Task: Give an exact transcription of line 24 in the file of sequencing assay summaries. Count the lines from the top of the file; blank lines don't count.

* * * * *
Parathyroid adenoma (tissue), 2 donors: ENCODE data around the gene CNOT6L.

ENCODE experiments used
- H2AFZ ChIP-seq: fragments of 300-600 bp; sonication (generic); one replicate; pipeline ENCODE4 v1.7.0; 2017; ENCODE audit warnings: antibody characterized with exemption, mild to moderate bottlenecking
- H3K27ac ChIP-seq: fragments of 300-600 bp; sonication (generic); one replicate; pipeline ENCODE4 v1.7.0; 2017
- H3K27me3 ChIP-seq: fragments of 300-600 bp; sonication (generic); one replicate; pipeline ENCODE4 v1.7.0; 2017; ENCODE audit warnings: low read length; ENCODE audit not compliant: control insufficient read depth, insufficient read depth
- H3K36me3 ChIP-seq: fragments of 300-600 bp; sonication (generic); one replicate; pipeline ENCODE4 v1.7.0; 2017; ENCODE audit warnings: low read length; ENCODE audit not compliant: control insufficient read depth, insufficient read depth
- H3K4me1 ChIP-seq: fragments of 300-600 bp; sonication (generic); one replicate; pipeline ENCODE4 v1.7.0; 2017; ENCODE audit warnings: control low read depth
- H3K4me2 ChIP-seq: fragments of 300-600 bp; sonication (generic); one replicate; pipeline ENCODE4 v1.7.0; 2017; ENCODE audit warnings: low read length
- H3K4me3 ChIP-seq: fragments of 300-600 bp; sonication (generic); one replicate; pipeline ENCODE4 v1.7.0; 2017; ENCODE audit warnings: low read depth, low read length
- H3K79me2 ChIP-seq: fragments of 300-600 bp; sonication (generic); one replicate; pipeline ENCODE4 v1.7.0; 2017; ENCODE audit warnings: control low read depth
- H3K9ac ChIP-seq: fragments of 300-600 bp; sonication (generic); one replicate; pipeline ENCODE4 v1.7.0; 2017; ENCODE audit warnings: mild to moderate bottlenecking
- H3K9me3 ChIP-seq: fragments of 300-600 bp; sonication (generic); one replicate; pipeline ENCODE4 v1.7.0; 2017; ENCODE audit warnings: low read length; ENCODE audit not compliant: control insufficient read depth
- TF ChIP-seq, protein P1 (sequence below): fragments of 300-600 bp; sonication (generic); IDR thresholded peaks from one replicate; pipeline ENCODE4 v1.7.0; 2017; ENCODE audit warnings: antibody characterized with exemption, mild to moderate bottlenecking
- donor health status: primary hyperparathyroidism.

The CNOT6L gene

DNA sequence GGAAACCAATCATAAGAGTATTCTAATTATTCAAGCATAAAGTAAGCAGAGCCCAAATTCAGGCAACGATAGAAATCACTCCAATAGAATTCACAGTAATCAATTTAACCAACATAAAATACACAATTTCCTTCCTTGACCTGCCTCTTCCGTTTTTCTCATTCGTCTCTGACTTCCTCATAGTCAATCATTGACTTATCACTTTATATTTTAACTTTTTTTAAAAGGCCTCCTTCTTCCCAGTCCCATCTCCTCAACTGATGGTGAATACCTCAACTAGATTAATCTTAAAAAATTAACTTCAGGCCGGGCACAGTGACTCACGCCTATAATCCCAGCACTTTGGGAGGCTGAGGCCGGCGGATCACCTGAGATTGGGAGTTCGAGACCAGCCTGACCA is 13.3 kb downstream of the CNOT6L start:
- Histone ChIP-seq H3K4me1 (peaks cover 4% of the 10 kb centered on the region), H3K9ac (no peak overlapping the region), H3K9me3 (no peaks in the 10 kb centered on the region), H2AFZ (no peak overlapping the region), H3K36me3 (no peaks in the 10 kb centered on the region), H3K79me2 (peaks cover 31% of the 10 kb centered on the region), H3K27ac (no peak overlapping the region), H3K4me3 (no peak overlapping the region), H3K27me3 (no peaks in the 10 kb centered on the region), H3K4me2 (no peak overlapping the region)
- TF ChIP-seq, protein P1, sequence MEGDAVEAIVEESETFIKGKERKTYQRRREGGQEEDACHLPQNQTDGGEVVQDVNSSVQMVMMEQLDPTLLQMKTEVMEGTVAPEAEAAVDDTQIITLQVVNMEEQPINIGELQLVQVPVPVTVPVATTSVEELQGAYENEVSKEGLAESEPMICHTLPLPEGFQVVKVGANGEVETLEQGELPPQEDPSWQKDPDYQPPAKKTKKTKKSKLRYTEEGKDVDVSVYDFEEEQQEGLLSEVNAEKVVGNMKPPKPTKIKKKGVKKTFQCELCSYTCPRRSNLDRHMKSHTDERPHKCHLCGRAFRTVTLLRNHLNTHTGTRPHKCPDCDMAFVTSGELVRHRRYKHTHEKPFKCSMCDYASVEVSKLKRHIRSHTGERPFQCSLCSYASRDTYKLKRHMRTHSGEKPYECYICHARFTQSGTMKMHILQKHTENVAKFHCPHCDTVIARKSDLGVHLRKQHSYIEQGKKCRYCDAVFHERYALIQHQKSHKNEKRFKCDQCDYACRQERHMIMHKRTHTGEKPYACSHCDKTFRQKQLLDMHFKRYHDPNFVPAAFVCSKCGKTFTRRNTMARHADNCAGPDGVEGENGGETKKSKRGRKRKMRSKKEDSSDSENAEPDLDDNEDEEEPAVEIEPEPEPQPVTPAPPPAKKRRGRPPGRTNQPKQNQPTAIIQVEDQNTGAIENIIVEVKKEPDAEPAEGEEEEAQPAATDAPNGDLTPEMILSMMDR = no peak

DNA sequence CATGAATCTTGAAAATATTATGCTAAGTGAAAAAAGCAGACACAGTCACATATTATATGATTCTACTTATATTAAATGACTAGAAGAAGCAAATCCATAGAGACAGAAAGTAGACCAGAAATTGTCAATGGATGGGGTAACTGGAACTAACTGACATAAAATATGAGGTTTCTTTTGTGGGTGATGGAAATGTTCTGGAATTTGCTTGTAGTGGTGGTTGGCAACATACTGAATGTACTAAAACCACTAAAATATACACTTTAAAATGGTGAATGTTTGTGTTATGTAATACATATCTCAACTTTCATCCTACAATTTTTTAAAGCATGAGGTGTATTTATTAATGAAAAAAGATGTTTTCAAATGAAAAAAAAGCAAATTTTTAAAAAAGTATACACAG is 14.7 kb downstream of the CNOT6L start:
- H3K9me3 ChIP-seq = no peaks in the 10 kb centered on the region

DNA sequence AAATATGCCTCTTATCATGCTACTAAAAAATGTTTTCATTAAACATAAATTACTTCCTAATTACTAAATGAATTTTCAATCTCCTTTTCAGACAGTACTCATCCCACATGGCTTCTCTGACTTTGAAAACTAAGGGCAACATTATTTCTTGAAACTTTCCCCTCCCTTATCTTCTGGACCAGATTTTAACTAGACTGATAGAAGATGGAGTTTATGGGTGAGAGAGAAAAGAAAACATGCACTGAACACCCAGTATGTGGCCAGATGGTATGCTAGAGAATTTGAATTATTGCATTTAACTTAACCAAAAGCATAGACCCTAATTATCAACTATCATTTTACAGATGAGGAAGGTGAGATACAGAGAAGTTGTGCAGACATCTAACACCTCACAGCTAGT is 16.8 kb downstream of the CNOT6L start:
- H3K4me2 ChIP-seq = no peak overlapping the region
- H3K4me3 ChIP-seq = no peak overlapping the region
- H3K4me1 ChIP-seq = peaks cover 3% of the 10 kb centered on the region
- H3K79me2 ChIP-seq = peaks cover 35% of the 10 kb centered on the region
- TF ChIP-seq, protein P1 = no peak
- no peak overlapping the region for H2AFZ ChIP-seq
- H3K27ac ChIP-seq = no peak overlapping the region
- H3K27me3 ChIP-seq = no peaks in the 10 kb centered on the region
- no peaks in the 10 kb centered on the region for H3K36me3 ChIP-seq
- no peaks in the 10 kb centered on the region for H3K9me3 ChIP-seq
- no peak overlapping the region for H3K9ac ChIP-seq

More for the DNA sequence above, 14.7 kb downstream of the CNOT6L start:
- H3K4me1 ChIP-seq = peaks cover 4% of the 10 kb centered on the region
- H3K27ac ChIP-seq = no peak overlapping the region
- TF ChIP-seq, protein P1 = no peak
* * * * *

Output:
- H3K4me1 ChIP-seq = peaks cover 3% of the 10 kb centered on the region